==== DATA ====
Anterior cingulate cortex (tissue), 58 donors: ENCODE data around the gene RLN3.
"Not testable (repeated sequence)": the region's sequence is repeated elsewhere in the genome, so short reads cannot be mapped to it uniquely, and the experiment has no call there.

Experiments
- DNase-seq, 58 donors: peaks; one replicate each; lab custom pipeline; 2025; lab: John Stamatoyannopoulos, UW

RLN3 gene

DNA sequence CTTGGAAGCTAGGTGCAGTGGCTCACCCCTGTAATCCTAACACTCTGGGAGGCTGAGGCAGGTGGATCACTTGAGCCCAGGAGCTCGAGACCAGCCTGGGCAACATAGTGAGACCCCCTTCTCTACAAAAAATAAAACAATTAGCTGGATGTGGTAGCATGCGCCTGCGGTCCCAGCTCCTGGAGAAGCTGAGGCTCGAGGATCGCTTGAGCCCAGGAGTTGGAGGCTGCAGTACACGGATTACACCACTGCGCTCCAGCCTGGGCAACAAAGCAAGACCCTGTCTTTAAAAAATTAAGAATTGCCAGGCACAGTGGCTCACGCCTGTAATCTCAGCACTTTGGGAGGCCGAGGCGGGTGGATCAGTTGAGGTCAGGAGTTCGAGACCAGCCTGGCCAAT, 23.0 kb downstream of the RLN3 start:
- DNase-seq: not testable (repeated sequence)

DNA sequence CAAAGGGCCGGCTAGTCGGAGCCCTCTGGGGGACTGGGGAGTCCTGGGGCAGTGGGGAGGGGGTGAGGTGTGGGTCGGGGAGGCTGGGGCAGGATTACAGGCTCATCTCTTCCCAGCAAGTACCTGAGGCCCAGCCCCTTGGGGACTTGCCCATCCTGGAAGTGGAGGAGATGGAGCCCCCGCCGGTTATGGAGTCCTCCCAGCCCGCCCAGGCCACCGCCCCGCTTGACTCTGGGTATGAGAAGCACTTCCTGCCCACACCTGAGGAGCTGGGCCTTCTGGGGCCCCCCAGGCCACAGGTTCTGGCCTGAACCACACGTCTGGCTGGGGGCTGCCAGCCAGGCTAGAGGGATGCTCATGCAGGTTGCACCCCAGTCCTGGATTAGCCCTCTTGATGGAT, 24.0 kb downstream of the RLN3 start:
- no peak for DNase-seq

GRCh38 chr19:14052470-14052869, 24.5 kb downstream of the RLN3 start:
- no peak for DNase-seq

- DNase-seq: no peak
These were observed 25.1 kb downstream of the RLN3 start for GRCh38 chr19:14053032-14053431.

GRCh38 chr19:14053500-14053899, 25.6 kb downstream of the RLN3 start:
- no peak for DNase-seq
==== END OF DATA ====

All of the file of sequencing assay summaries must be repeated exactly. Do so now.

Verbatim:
Anterior cingulate cortex (tissue), 58 donors: ENCODE data around the gene RLN3.
"Not testable (repeated sequence)": the region's sequence is repeated elsewhere in the genome, so short reads cannot be mapped to it uniquely, and the experiment has no call there.

Experiments
- DNase-seq, 58 donors: peaks; one replicate each; lab custom pipeline; 2025; lab: John Stamatoyannopoulos, UW

RLN3 gene

DNA sequence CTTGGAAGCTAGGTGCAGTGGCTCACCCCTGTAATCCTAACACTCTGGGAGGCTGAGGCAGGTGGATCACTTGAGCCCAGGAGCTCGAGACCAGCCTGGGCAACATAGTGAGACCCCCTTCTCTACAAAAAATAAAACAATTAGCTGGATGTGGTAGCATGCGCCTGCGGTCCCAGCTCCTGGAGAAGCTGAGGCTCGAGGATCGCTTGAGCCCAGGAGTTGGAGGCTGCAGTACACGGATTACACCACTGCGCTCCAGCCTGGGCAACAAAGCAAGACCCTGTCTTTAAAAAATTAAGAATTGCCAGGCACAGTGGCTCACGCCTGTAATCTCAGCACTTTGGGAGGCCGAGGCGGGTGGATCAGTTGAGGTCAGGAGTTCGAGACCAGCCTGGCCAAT, 23.0 kb downstream of the RLN3 start:
- DNase-seq: not testable (repeated sequence)

DNA sequence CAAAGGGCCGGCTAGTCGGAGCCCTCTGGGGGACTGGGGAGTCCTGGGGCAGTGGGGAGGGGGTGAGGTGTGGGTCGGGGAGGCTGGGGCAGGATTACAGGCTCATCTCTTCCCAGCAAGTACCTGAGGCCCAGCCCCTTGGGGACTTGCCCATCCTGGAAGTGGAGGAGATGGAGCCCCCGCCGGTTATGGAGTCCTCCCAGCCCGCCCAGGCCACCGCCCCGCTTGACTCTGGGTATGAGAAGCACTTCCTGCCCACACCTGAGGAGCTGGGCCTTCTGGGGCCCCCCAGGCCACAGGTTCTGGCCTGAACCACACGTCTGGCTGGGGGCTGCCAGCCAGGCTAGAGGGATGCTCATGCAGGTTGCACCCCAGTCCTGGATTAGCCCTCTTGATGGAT, 24.0 kb downstream of the RLN3 start:
- no peak for DNase-seq

GRCh38 chr19:14052470-14052869, 24.5 kb downstream of the RLN3 start:
- no peak for DNase-seq

- DNase-seq: no peak
These were observed 25.1 kb downstream of the RLN3 start for GRCh38 chr19:14053032-14053431.

GRCh38 chr19:14053500-14053899, 25.6 kb downstream of the RLN3 start:
- no peak for DNase-seq